The 707

So, back during the first week of school, I’m walking to my office, and someone passing out little business card-sized promotional flyers hands me this:

Friday, September 20, 2013

Upon first glance, I see “PSY 125” and think this must be an unusually elaborate attempt by a professor to get last-minute enrollments into their class. Then I see “follow Jesus” and think: Oh… This is one of those emerging-churchy, “look, we’re evangelical but cool” kind of student groups.

I finally got a chance today to visit the group’s Facebook page, out of curiosity. A few random observations:


1. This is their Facebook cover photo. Let’s think about the iconography of gender and race. Notice that the group, as represented here, is mostly female–standard for American religion. Notice that their non-white member is literally foregrounded. And notice that while the women are cheerfully but modestly smiling, the two men (I think the one farthest to the left is a man) are doing that wide-mouthed, aggressive “Hooah!” to show that, yes, they’re Christian but they’re still bad-ass dudes. Muscular Christianity with a Jackass twist.

2. The group is associated with The Bridge Church, led by “Pastor Chad.” (I realize it’s just Episcopal-snooty of me to consider “Mother Lisa” a perfectly normal form of address while finding “Pastor Chad” affected.) The Bridge Church informs visitors to its website that “The Bridge is a Baptist Church but do not hold that against us.” An intriguing rhetorical move. Discuss.

3. After reading the above, I was intrigued to take a gander at their statement of faith–which I had to download, evidently because members are supposed to sign it, witnessed by the pastor. Huh. So that’s what the Baptist tradition of “soul liberty” looks like in practice. Two lines into the document, I realized this thing had been written during the 18th or 19th century, which surprised me: I had expected to see a contemporary-language statement of faith given the hip-contemporary tenor of the website.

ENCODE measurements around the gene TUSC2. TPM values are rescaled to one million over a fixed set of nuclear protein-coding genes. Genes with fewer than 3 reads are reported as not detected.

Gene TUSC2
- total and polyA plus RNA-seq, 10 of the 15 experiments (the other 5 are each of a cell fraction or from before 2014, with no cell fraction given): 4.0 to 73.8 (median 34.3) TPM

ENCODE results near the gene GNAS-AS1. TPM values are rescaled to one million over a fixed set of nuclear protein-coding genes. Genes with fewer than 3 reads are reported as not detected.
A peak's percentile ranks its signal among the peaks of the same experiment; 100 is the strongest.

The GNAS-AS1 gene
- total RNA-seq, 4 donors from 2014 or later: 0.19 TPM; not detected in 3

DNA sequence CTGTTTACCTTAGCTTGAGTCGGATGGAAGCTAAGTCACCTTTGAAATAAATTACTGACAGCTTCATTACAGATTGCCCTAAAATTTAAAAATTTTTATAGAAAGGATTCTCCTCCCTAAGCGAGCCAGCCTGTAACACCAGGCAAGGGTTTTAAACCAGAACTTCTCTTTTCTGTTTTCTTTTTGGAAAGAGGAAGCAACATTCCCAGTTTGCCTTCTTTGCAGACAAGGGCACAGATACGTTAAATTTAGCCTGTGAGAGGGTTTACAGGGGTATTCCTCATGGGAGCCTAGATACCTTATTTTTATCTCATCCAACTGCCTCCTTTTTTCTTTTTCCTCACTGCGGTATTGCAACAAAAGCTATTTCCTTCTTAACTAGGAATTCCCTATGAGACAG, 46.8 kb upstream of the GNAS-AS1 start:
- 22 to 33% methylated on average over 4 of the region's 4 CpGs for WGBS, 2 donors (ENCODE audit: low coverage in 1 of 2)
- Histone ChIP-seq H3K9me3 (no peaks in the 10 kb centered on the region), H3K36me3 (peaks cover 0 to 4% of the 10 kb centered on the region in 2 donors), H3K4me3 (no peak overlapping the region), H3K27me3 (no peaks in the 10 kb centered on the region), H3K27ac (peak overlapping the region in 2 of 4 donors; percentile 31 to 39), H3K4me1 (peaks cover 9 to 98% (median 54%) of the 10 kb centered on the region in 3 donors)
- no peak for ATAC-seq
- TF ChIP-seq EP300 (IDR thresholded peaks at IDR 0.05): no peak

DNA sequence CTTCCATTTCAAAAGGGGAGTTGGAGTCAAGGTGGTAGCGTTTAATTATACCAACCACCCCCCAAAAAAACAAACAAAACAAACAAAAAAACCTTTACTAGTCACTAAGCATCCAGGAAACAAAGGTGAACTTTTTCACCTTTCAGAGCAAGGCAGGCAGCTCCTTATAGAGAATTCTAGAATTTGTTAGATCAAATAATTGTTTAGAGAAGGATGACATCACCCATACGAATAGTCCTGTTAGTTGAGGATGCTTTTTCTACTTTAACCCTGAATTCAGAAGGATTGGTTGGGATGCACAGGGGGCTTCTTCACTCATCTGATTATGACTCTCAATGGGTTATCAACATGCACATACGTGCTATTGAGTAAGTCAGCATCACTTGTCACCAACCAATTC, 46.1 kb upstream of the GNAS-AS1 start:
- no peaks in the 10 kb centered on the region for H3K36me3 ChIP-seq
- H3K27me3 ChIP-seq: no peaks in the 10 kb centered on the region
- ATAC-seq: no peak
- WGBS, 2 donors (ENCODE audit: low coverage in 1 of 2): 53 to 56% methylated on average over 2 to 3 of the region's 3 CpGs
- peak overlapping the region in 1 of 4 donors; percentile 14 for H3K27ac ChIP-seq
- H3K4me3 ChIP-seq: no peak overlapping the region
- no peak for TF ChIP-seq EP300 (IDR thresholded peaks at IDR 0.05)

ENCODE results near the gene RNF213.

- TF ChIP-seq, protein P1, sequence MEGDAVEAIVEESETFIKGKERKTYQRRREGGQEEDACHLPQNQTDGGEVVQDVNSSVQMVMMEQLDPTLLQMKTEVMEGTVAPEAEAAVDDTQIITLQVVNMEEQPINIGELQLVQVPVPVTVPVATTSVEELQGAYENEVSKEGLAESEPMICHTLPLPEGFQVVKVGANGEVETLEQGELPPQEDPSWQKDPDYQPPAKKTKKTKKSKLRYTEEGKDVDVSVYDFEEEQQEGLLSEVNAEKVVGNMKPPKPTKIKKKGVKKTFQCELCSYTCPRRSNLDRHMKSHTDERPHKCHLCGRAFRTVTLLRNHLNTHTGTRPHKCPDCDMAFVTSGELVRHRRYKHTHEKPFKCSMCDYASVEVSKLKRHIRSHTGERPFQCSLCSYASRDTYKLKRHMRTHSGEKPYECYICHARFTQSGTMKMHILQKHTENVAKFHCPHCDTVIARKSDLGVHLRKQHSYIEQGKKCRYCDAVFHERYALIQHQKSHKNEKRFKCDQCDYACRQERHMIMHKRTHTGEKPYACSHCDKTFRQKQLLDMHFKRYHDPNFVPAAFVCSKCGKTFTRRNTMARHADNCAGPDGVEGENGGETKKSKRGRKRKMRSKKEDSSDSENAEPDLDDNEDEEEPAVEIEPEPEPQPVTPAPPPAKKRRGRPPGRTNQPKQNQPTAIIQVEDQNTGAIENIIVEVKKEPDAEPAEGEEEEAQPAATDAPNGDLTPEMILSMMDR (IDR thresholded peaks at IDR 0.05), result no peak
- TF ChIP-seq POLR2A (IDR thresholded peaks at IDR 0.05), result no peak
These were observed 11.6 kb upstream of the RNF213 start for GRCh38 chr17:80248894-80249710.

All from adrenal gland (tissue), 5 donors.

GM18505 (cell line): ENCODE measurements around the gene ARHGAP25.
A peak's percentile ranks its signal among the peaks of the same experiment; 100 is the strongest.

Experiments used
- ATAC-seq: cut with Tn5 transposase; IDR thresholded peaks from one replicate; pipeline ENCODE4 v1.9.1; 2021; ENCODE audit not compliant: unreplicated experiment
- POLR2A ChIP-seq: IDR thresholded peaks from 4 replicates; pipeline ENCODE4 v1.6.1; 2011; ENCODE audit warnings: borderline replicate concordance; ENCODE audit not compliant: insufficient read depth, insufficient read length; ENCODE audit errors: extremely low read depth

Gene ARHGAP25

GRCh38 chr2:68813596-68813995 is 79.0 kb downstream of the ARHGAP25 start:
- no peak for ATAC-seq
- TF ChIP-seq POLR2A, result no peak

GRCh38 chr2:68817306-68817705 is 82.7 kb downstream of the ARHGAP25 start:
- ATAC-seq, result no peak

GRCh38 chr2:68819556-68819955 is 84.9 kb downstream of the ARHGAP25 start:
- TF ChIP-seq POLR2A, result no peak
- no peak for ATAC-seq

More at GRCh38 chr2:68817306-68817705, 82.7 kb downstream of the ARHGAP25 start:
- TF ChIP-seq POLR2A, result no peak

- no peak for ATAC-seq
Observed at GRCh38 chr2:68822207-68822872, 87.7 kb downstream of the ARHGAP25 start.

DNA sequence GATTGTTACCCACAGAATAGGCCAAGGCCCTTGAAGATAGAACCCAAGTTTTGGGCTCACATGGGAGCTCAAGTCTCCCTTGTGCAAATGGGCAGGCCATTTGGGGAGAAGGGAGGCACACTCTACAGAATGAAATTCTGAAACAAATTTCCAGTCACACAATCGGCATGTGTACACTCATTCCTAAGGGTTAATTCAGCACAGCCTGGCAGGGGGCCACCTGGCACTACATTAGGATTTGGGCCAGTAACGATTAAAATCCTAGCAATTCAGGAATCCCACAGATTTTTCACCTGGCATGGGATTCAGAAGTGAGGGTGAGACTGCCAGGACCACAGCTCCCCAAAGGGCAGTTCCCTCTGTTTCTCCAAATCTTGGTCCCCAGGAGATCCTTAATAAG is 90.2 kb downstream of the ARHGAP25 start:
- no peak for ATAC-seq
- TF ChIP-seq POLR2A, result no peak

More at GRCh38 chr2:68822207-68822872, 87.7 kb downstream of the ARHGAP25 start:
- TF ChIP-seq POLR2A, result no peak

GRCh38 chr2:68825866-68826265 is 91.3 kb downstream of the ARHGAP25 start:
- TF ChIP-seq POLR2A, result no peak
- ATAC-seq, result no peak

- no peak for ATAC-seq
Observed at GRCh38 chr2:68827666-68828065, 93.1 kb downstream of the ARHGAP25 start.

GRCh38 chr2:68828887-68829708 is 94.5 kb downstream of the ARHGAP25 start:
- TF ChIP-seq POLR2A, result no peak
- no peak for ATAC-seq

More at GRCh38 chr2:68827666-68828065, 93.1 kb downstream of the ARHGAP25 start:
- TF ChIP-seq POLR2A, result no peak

I don’t know enough about Baptist history to recognize the statement, so I Googled the opening lines and found copies on a lot of Baptist churches’ websites. It took me a few minutes to hunt down the statement’s historical origin, though, because the statement usually appears on these websites without any identification. Eventually I found people referring to it as the  “New Hampshire Confession” and dating it to the early 1830s. Question: It’s possible that most websites present the confession without identifying its historical origins because the webmasters just aren’t as historically minded as I am. But am I reading too much into things if I propose that a lot of the folks who embrace this confession may not even think of it as having a historical origin, or may regard its historical origin as entirely irrelevant, because they think of the statement as expressing timeless truths?

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